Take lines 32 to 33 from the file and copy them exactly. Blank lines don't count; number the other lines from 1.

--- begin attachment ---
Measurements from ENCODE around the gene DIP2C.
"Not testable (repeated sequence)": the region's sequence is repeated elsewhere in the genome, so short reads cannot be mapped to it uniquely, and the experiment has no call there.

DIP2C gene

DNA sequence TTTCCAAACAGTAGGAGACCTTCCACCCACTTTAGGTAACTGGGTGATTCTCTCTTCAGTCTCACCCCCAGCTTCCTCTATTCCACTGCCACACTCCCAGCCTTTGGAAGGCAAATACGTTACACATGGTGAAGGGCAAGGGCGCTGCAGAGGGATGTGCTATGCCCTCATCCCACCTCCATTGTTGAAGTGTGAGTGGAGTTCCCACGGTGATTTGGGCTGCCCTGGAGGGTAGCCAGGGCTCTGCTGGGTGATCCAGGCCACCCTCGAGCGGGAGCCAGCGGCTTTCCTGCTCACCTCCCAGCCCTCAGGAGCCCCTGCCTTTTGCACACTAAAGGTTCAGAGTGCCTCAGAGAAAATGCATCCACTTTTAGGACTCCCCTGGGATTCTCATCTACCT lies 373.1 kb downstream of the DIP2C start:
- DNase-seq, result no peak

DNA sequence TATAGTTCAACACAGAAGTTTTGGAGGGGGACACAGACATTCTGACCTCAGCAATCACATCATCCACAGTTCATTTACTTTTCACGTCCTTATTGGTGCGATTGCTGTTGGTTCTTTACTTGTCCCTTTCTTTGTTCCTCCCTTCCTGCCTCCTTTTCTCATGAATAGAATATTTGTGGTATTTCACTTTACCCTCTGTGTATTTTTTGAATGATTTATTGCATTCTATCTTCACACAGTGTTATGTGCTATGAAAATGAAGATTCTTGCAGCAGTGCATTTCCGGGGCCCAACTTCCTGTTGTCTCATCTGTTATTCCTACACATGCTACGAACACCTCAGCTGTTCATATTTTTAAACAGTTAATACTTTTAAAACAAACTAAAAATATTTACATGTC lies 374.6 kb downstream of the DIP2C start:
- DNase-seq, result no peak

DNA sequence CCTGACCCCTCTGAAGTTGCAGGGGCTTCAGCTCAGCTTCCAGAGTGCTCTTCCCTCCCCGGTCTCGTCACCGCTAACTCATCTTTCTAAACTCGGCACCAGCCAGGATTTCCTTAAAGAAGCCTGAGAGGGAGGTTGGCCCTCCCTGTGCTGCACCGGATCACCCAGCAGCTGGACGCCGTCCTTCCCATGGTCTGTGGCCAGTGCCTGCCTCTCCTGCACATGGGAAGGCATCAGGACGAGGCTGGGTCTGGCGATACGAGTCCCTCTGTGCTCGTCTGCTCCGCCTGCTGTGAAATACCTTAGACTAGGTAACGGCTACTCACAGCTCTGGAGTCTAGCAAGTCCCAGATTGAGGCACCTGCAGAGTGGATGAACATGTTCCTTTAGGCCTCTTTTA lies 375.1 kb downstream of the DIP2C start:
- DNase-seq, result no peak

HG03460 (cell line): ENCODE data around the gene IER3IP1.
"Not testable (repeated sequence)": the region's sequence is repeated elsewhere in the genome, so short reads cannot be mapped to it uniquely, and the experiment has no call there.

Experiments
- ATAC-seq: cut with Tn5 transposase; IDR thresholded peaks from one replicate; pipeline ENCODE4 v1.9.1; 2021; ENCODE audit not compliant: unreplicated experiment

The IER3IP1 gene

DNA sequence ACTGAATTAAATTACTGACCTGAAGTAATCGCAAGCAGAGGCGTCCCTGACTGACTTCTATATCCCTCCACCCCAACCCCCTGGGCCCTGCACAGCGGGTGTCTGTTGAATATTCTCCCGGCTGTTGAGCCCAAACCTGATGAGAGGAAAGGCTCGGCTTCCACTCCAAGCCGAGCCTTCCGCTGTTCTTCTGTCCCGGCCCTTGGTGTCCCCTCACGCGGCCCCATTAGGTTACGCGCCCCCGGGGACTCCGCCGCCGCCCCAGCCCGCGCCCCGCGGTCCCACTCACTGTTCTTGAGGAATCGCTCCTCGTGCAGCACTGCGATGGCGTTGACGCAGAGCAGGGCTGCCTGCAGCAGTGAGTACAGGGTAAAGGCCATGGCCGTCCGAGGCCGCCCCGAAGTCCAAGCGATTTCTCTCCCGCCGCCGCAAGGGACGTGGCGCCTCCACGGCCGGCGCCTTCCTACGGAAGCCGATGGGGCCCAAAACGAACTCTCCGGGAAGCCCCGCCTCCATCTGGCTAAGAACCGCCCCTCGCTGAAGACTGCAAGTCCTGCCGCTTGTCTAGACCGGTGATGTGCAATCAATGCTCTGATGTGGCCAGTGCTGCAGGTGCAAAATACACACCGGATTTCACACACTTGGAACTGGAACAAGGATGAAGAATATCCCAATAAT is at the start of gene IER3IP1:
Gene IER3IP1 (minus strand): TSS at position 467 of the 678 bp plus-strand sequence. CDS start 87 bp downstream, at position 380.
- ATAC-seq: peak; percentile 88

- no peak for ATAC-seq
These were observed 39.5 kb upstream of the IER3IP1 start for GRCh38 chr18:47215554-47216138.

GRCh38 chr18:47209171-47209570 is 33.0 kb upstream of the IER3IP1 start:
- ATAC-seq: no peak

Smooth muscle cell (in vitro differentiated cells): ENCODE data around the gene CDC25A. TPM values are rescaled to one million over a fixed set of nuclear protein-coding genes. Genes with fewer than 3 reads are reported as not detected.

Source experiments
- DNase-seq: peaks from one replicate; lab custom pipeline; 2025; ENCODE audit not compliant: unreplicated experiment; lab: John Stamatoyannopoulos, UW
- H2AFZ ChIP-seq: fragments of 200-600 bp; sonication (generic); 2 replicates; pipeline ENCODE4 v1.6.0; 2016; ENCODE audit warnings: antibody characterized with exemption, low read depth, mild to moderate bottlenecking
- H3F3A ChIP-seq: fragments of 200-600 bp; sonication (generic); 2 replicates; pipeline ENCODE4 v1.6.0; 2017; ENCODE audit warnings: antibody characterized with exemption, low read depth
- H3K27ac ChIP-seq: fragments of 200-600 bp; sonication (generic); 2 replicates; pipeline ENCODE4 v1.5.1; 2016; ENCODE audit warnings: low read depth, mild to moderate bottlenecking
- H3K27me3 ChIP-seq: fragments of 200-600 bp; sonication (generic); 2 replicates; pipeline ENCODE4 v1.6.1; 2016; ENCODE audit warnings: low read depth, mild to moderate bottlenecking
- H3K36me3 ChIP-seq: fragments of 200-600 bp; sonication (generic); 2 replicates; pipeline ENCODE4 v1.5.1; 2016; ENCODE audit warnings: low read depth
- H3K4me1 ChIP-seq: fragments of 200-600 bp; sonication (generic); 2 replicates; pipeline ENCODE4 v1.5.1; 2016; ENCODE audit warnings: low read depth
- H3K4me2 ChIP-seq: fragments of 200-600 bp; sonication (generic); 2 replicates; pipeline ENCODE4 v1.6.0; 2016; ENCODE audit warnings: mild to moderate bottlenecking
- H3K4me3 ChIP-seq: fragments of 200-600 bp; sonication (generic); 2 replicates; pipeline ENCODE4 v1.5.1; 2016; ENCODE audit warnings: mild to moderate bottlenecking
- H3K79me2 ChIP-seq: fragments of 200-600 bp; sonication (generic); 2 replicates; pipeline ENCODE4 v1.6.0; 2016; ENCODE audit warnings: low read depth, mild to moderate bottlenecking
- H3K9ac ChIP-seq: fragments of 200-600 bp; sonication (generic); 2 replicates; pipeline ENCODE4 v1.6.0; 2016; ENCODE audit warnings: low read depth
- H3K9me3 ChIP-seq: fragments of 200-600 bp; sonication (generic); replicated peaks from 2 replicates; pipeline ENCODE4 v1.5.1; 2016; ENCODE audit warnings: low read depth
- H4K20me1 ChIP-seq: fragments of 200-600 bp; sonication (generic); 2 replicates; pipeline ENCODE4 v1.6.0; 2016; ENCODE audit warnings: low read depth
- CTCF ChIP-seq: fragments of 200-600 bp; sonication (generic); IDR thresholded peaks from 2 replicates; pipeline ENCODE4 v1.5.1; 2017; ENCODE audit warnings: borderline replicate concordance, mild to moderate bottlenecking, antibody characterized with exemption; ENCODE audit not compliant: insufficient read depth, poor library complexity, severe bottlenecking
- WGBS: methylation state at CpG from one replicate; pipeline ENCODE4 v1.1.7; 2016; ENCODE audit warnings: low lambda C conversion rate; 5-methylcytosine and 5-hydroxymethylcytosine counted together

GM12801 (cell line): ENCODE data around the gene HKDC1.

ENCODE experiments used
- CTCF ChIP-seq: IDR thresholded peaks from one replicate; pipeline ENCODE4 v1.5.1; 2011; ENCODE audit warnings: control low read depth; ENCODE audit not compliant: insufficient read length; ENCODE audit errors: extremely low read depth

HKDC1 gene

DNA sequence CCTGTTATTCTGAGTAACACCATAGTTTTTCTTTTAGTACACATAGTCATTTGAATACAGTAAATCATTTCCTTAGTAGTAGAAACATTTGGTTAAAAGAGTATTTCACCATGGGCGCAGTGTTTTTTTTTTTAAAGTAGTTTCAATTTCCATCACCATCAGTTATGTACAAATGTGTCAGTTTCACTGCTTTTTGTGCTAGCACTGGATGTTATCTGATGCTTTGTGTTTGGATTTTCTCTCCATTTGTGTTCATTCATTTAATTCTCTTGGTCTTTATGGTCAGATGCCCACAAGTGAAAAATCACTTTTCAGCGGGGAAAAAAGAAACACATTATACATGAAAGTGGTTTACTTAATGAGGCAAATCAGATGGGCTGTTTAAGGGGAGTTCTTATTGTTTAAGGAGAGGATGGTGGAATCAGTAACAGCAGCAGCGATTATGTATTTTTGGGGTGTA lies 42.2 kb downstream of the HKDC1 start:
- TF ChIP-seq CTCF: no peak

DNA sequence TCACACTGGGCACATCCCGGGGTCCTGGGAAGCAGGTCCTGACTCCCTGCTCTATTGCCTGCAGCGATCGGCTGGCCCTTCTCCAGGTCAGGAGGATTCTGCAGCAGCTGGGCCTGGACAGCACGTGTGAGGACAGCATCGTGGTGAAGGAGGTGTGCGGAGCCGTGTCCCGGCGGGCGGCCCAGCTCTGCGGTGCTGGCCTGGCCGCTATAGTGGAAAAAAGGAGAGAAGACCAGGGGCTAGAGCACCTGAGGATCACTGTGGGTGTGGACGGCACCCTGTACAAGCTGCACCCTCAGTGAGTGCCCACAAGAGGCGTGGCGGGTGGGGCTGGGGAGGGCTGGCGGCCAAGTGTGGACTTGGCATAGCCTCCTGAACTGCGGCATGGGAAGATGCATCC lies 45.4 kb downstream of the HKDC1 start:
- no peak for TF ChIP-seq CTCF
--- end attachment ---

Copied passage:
- H3K4me3 ChIP-seq: fragments of 200-600 bp; sonication (generic); 2 replicates; pipeline ENCODE4 v1.5.1; 2016; ENCODE audit warnings: mild to moderate bottlenecking
- H3K79me2 ChIP-seq: fragments of 200-600 bp; sonication (generic); 2 replicates; pipeline ENCODE4 v1.6.0; 2016; ENCODE audit warnings: low read depth, mild to moderate bottlenecking